Migri revises asylum policy
Afghan families need not flee back home
13 Sep 2018, 02:37 ( 2 Months ago) | updated: 13 Sep 2018, 11:43 ( 2 Months ago)
The updated decision-making policy of Finnish Immigration Service (Migri) does not require asylum-seeking Afghan families with children now in Finland to repatriate or return to Afghanistan.
The policy revision follows suspension of the decision-making process on asylum applications received from Afghan refugees after the United Nations High Commissioner for Refugees on 30 August 2018 issued a guideline on assessing the need for international protection of the asylum seekers from that country, said a Migri press release.
Migri first suspended its decision-making process on asylum pleas made by Afghan citizens until it could complete its evaluation of the UNHCR guideline. The process has now been resumed.
According to UNHCR, the security situation in certain parts of Afghanistan may have deteriorated to such a serious extent that no one should be required to return there. Migri, in its assessment, too, has found that there are many areas in that country where violence has escalated to such an extreme level that anyone returning there would be in danger of falling victim to it.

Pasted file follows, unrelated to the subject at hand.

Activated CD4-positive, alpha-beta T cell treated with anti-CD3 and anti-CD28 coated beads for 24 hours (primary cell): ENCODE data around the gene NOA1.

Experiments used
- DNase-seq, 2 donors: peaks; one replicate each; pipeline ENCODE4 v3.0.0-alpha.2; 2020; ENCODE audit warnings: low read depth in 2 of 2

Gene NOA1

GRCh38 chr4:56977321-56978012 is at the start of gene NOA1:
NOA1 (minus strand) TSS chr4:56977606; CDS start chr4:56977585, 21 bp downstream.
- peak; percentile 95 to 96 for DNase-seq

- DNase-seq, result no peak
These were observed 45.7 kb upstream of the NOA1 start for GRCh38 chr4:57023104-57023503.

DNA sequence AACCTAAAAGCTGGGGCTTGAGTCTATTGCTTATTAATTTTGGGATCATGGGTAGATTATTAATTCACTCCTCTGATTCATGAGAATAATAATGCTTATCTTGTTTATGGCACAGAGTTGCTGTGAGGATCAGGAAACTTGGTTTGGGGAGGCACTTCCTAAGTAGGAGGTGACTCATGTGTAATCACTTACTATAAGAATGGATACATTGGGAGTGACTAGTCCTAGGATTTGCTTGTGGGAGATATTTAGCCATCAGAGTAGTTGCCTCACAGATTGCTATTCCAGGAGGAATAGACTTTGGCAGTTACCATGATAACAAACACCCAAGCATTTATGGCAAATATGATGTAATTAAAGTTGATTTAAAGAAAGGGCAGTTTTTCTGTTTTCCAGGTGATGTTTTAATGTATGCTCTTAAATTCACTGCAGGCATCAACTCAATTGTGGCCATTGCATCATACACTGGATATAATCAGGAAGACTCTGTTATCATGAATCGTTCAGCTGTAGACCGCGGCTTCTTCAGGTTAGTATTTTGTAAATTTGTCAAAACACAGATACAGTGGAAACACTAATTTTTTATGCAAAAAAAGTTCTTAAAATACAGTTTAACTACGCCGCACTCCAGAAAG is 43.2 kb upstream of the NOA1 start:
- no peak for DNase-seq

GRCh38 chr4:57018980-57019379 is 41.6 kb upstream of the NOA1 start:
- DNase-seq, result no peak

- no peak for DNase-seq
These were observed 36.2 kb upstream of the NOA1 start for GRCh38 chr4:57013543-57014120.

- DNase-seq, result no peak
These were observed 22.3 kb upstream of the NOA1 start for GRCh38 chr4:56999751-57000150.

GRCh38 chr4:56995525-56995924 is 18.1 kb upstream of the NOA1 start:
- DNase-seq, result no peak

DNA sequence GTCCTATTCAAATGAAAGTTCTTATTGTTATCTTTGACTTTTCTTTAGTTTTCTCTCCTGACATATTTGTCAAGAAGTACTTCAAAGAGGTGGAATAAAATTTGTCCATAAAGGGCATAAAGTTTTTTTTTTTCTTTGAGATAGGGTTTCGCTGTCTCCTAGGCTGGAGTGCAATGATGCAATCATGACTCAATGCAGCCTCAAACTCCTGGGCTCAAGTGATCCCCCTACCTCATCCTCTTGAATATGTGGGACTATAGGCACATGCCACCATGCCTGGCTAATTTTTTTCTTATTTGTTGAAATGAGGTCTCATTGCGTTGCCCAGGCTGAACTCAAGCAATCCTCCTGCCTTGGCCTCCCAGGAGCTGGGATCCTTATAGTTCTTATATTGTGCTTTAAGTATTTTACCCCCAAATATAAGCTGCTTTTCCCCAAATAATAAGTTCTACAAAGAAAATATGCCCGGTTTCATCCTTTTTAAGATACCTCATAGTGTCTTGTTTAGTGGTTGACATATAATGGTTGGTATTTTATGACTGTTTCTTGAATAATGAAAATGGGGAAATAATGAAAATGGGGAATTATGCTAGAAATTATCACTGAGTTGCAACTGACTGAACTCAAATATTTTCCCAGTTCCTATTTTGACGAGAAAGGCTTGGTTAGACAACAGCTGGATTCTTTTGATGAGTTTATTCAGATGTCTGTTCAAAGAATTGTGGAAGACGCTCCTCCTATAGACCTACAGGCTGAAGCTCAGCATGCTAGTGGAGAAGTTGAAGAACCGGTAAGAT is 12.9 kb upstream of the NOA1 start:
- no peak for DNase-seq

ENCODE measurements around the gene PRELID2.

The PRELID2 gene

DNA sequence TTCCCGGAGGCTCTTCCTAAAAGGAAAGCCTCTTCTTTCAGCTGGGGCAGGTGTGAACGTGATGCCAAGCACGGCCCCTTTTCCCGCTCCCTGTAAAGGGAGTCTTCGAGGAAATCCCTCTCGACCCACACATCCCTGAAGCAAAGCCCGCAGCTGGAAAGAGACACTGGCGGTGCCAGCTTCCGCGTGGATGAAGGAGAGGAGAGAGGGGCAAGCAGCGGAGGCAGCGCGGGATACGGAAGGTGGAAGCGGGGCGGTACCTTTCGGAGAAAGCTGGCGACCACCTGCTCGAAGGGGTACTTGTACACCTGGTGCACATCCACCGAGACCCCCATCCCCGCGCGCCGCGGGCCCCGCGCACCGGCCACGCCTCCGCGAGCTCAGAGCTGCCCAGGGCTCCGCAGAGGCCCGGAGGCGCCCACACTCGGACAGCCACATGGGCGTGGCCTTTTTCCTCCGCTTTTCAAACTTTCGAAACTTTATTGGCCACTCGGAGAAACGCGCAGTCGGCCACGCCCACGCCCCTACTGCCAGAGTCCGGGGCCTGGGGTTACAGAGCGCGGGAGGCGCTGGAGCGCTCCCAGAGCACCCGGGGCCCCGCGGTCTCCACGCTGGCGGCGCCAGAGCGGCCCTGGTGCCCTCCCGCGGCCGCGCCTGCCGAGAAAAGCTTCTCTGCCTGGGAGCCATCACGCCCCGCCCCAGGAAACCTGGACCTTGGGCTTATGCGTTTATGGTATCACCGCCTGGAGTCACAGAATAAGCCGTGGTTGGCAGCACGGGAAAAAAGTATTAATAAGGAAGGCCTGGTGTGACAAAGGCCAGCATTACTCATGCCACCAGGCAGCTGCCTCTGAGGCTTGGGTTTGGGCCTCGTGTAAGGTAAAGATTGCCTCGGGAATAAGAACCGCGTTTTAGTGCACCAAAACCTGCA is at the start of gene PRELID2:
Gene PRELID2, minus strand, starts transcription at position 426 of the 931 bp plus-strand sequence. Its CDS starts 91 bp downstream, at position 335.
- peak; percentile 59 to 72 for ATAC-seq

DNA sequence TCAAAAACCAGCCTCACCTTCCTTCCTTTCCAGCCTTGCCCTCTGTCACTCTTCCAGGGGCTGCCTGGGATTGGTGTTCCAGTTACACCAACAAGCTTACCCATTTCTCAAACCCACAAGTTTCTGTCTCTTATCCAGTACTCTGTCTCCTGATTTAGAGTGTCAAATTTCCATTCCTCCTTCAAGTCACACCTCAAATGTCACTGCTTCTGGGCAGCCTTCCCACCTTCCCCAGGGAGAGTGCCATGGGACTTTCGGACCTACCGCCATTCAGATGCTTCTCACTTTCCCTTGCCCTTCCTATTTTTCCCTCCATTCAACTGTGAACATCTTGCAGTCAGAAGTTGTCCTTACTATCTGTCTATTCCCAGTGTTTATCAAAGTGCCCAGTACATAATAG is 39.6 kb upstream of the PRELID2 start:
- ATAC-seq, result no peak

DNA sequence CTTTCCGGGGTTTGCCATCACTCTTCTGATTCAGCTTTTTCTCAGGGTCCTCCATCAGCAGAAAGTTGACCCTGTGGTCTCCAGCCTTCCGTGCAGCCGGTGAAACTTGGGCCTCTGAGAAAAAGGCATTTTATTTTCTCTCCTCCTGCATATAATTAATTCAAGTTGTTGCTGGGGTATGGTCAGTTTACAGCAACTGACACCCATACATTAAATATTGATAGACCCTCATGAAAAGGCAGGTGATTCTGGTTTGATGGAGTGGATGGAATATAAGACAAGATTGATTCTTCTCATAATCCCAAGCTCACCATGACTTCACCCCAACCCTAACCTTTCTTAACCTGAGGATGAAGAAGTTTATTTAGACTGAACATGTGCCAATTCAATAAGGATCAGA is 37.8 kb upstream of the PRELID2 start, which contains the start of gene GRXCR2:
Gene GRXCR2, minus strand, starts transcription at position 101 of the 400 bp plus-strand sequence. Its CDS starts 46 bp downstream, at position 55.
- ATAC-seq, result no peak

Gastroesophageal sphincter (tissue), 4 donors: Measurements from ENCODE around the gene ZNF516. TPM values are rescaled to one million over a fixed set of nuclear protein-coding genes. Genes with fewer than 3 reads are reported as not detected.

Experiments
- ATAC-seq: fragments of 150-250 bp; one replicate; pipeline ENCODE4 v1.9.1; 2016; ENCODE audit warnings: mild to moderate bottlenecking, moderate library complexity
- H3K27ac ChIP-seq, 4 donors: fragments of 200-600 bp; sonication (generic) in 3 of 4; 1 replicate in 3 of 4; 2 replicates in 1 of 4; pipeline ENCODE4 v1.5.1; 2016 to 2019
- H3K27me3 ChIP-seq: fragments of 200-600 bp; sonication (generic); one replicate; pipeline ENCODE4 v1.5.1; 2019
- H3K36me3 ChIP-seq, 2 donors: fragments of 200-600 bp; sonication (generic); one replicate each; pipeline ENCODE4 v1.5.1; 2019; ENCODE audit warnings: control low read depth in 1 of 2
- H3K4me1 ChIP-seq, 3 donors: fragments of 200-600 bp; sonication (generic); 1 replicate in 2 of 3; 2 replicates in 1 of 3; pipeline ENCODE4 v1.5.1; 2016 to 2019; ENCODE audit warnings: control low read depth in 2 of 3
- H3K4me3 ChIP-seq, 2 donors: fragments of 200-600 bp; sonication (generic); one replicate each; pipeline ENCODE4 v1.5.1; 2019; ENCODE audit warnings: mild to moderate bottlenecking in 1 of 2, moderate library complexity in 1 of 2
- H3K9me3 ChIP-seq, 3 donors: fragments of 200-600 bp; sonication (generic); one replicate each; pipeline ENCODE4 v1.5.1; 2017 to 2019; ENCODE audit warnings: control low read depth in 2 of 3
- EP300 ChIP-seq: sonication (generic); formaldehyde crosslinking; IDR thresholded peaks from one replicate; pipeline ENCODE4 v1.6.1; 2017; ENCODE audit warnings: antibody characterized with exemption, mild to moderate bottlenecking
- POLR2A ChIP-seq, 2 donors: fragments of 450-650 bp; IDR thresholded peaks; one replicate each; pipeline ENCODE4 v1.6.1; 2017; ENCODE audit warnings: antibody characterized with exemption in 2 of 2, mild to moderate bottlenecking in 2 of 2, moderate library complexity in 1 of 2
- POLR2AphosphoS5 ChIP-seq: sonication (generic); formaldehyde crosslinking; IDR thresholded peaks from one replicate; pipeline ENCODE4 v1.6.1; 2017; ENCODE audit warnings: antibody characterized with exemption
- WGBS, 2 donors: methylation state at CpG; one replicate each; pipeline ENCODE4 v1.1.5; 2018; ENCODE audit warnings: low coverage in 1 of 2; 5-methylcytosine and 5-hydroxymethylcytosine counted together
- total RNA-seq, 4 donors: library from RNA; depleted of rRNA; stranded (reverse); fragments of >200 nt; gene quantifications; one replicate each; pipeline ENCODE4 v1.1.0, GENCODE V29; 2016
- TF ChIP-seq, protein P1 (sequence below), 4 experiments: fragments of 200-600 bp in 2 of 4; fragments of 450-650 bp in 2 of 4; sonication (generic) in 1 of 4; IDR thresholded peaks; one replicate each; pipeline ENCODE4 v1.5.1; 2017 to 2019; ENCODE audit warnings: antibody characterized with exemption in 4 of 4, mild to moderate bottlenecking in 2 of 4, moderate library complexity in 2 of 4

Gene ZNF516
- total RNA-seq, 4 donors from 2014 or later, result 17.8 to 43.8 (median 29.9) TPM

Although UNHCR has considered the security situation in Afghanistan in general terms, without specifying the areas, Migri’s assessment of that country’s security situation, however, is district-based and founded on EU directives, national legislation and established legal practices, said the press release.
At present, no Afghan refugee is required to return to the following extremely violence-prone areas in that country – Helmand Province; Tirin Kot, Dehrawud and Chora districts in Uruzgan; the southern districts (Achin, Kot, Nazyan, Chaparhar, Bati Kot, Pachirwa Agam, Khogiani and Deh Bala/Haska Mina) of Nangarhar Province; and Ghorak, Khakriz, Maiwand, Nish and Shah Wali Kot districts of Kandahar Province.
Migri is also of the opinion that the general situation related to international flights in Kabul has deteriorated.
According to the Service, a majority of its decisions made in 2018 on asylum applications submitted by Afghans were positive.
Around 175 Afghan refugees have applied for asylum so far this year, of which about 63 per cent have received positive decisions and around 25 per cent negative ones. Of the remaining applications, some were lapsed or not investigated into on various grounds, such as where the applicant concerned had already applied for asylum in another EU country which is obliged to investigate into the application.
Around 760 Afghan asylum seekers are now awaiting Migri’s decisions.